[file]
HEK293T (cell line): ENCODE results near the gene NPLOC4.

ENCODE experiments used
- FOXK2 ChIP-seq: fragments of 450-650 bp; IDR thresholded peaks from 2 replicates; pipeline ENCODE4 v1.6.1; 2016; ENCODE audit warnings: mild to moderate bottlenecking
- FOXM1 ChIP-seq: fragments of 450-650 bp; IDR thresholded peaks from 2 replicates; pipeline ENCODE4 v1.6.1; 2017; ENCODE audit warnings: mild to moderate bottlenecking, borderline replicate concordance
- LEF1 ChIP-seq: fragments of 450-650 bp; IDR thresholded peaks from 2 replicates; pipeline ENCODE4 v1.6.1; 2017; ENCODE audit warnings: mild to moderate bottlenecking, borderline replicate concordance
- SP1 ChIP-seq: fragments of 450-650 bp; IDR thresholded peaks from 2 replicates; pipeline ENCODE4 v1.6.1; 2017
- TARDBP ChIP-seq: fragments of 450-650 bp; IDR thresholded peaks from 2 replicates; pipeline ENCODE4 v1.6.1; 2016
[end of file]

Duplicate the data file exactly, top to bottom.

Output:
HEK293T (cell line): ENCODE results near the gene NPLOC4.

ENCODE experiments used
- FOXK2 ChIP-seq: fragments of 450-650 bp; IDR thresholded peaks from 2 replicates; pipeline ENCODE4 v1.6.1; 2016; ENCODE audit warnings: mild to moderate bottlenecking
- FOXM1 ChIP-seq: fragments of 450-650 bp; IDR thresholded peaks from 2 replicates; pipeline ENCODE4 v1.6.1; 2017; ENCODE audit warnings: mild to moderate bottlenecking, borderline replicate concordance
- LEF1 ChIP-seq: fragments of 450-650 bp; IDR thresholded peaks from 2 replicates; pipeline ENCODE4 v1.6.1; 2017; ENCODE audit warnings: mild to moderate bottlenecking, borderline replicate concordance
- SP1 ChIP-seq: fragments of 450-650 bp; IDR thresholded peaks from 2 replicates; pipeline ENCODE4 v1.6.1; 2017
- TARDBP ChIP-seq: fragments of 450-650 bp; IDR thresholded peaks from 2 replicates; pipeline ENCODE4 v1.6.1; 2016